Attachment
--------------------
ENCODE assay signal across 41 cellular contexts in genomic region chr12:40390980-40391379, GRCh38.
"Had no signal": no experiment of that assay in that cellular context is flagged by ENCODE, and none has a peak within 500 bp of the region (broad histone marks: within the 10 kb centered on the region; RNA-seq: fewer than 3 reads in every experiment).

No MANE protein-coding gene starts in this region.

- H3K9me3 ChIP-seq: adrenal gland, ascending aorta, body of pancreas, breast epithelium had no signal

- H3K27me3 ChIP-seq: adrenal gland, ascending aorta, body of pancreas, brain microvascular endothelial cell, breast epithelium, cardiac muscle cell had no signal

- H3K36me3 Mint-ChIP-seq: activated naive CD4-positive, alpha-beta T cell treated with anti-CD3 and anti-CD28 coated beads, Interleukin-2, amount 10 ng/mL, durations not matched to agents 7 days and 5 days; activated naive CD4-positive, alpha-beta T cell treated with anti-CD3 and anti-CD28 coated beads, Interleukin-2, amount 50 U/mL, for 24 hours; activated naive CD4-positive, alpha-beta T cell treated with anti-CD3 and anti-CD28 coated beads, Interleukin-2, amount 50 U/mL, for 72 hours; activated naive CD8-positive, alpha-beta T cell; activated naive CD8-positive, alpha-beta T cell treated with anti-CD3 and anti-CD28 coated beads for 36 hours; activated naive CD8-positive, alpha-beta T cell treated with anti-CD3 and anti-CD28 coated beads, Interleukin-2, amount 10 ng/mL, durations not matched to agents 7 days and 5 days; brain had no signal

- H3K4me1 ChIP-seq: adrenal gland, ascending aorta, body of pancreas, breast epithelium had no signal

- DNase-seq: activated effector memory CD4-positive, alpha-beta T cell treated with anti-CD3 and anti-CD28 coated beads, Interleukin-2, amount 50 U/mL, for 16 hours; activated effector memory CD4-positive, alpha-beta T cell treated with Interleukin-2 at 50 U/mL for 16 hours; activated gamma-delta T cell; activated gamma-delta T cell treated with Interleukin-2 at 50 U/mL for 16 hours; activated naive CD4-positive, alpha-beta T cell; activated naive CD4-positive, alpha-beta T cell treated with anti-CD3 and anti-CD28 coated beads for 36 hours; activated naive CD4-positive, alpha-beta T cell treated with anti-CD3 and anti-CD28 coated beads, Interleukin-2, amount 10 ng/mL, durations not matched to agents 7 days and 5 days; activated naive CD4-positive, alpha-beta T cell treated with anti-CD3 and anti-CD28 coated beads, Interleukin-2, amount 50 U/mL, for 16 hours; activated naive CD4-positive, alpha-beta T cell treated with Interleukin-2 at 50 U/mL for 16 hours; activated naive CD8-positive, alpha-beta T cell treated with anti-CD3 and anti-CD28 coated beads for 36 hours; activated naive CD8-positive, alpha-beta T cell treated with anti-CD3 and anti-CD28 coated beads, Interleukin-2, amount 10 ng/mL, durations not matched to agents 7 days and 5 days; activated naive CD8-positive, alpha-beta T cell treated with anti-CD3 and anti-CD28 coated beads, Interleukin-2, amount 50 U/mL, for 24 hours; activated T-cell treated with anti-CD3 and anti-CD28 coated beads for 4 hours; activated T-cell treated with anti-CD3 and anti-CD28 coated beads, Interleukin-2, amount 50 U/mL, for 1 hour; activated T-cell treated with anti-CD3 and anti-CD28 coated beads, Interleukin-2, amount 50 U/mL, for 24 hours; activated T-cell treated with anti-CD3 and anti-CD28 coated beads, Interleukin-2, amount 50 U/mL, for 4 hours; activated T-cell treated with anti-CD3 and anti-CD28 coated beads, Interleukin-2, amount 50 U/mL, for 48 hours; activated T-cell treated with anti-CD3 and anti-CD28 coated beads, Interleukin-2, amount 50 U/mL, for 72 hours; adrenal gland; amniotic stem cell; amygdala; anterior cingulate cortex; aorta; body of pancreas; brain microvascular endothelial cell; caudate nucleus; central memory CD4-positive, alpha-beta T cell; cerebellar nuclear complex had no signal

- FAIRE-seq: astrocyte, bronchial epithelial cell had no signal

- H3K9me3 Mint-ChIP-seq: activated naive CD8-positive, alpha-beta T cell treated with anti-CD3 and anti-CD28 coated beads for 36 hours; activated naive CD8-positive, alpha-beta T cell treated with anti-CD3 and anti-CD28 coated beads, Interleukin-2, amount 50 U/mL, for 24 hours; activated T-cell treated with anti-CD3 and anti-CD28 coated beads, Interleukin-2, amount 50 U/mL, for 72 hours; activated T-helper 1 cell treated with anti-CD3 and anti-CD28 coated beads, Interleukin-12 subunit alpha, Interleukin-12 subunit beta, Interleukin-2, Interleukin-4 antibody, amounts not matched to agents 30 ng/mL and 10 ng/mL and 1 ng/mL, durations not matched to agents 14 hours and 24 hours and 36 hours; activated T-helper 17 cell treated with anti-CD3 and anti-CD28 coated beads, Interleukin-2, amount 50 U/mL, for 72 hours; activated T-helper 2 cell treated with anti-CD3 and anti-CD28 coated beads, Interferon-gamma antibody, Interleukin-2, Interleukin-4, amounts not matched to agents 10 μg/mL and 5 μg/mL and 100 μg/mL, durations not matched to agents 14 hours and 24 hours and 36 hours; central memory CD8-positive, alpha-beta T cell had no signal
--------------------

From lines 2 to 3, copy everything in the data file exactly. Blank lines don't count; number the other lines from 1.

"Had no signal": no experiment of that assay in that cellular context is flagged by ENCODE, and none has a peak within 500 bp of the region (broad histone marks: within the 10 kb centered on the region; RNA-seq: fewer than 3 reads in every experiment).

No MANE protein-coding gene starts in this region.